Donna Brazile urges students to make a ‘wise choice’

Brazile’s energetic speech called on students to use their power to vote Trump out of office

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Brianna Hatch

From the moment Donna Brazile entered the stage, dancing, clapping along to the music and pumping her fist, the tone of her speech was set: empowerment, comedy, and lots of applause from the audience. Her message was clear – an embrace of the Democratic Party’s platforms for change and a tremendous call to action.

“We need a Democrat in the White House who has the values of all Americans,” she said in her speech during the third session of Mock Convention. “It’s up to you to give us a fresh, new start.”

Brazile was only nine years old when she first got into politics by working to elect a city council candidate who promised to build a playground in her neighborhood. She went on to serve as interim chair of the Democratic National Committee and has worked on every major Democratic presidential campaign from 1976 to 2000.

Throughout her speech, she criticized the Republican Party and Donald Trump, insisting that he “will not learn.” 

“We have three ordinary people, three multimillionaires and two billionaires, but at least our billionaires have proven that they are billionaires,” Brazile said of the candidates running for the Democratic nomination, as students erupted in laughter.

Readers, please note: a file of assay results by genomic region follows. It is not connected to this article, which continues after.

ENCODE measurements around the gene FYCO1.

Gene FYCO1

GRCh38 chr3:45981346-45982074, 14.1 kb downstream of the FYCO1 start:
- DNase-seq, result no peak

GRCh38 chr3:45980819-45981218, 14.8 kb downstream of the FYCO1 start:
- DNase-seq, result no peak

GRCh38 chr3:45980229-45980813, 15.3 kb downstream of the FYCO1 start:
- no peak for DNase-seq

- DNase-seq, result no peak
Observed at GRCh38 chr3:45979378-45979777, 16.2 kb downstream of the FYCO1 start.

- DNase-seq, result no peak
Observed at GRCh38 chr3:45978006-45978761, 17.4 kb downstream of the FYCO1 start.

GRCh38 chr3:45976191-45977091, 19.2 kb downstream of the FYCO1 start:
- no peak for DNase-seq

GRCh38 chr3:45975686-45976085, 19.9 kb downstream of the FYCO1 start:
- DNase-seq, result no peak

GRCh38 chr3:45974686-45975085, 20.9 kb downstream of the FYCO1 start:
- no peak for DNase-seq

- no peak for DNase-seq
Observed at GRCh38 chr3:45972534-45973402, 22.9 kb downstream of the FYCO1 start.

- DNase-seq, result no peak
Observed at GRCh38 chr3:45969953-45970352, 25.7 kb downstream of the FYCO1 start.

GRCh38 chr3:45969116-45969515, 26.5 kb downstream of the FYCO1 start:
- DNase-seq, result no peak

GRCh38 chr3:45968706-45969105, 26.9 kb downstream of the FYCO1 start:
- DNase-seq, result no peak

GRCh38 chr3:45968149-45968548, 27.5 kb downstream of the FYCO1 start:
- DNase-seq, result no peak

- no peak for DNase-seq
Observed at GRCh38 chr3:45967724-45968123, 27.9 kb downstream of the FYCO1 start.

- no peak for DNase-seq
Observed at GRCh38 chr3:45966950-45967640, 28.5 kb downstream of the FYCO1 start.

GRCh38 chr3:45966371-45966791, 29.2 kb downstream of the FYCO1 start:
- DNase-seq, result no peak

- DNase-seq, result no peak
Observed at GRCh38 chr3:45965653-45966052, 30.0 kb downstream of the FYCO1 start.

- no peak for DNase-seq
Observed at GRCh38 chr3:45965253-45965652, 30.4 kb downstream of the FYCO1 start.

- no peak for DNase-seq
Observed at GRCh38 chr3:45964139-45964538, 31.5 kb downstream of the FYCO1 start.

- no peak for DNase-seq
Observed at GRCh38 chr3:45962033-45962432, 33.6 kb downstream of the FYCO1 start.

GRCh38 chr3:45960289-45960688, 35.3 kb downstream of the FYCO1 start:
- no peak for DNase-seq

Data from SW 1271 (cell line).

“I know that we have a lot of Republican students at this school, so I thought it was interesting how she chose to address the Republican Party in a not-so-positive light,” Annie Cunningham, ‘21, said. “But I thought the attitude she brought with it made her a really enjoyable speaker for everyone.”

Students cheered as she proclaimed that “climate change is real,” and she called for “a need to be on the front line to protect our planet”.

Brazile also refuted the claim that President Trump has improved the economy. He was simply “riding the wave Barack Obama started in 2008.”

“Yes, we have a growing economy,” she said. “But we have a growing economy that doesn’t pick up everybody and bring them from the outskirts of hope into the circle of opportunity.”

The undertone of all her points rested on the responsibility of the Democratic Party to “restore honesty and decency to the White House” – and voters’ duty to make a “wise choice” and cast their vote in the upcoming election.

It is not acceptable to not “like” a candidate, said Brazile. Now, “when it counts, we have to fall in love with somebody” in the running for president, she said.

Her call to action was aimed primarily at the impact that the college students in the audience have the power to make, reminding students of previous movements spearheaded by young people.

“We know that if you vote, we win,” Brazile said. “When I say ‘we’ I’m not just referring to Democrats, I’m talking about America. We, the country, wins.”